No Dancing: Japan’s Anti-Dance Law is Strange, But True


It might seem like an old puritanical Calvinist idea, but Japan still holds to a strict law on dancing in public. No need to rub your eyes, you’re really reading that correctly. NO DANCING.

Photo via Fukouka Now.

Photo via Fukouka Now.

This is not to say that people aren’t dancing. They are. But chances are, they’re breaking the law.

If you head out to the clubs and bars in Japan, keep an eye out for the sign. You’ll literally find signs in strict, bold lettering that proclaim NO DANCING. And it’s the subject of a lot of debate in Japan.

The law has been on the books for a while. In 1948 the Entertainment Business Control and Improvement Law banned dancing in small clubs. And then rather appropriately, in 1984, the government banned dancing after midnight altogether.

The idea, originally, was to crack down on prostitution. Clubs that offered dancing and drinking were often interchangeable as brothels and the government needed another way to combat the sex trade. But the series of laws that have been enacted have become incredibly complex, making it difficult for operators of night clubs to get the proper licenses required. Especially the size minimum, as property in the world’s largest metropolis is understandably high. And so most places have to prohibit dancing because they don’t have a license to dance. From the Japan Times:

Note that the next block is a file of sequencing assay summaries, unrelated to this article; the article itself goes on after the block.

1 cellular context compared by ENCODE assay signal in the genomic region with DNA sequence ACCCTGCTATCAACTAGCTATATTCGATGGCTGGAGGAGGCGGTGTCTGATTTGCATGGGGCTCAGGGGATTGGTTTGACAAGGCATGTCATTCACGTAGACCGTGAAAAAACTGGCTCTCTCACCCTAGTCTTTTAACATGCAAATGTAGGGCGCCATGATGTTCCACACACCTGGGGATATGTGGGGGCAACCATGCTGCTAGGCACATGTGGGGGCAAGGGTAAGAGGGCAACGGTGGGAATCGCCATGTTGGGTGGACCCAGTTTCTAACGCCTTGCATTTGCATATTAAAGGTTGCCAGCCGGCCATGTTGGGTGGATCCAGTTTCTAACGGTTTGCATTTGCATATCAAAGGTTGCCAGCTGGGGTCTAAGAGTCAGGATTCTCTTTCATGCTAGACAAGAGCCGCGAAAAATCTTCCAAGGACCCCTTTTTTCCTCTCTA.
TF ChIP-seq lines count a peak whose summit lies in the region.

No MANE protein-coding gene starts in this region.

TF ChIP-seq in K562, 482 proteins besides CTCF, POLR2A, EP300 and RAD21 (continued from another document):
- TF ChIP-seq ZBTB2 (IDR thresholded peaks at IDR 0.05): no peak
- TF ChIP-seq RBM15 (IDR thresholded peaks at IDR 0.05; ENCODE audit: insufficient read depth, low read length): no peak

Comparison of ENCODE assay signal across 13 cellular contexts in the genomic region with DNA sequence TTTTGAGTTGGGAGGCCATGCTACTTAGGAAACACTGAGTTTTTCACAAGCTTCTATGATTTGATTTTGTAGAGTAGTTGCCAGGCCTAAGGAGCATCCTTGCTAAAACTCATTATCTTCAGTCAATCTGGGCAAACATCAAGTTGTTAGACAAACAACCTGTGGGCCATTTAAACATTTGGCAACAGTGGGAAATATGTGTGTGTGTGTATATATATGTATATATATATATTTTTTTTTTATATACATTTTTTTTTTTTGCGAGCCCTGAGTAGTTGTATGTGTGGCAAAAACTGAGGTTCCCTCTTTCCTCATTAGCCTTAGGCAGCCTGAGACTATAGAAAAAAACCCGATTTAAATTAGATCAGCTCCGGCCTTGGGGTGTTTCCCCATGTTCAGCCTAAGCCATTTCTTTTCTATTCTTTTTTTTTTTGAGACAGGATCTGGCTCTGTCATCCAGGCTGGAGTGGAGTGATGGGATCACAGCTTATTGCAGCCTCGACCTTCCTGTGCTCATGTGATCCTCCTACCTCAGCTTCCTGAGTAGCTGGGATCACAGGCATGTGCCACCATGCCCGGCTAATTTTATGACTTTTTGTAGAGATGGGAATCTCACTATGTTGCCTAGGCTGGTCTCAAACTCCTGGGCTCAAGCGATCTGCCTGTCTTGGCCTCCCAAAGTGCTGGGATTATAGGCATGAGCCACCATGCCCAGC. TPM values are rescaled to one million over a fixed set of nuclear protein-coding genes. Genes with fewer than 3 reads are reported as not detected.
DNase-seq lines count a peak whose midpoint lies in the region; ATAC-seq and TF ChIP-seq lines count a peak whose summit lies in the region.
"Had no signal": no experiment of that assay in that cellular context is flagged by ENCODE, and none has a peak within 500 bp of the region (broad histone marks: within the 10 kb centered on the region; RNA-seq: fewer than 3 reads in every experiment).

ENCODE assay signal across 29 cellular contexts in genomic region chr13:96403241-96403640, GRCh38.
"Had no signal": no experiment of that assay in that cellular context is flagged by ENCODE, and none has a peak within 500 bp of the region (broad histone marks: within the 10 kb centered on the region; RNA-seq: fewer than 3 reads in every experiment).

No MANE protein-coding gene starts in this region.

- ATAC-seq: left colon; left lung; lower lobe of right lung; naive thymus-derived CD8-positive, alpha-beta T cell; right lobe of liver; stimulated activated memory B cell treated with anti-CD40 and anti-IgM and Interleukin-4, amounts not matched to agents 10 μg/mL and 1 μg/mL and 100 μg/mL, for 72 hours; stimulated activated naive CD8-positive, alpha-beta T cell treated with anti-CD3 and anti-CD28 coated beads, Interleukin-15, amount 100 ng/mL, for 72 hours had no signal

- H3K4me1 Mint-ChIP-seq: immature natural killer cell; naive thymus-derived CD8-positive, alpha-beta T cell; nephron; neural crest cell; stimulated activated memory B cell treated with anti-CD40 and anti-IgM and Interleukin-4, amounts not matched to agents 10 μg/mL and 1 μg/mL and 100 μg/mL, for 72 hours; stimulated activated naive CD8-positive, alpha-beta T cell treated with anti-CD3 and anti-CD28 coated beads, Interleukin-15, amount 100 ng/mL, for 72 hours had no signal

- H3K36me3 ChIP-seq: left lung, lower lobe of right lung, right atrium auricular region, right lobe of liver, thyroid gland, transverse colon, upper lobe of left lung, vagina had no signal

A recent example is the closure of Fukuoka venue Kieth Flack and the arrest of its owner for the alleged crime of nonlicensed dancing by its customers.

It’s not the patrons who suffer from this law–at least not directly. Owners are having their establishments shut down and in some cases, are arrested, all the for the crime of moving your body to music without the proper license.

A 1984 law indeed.

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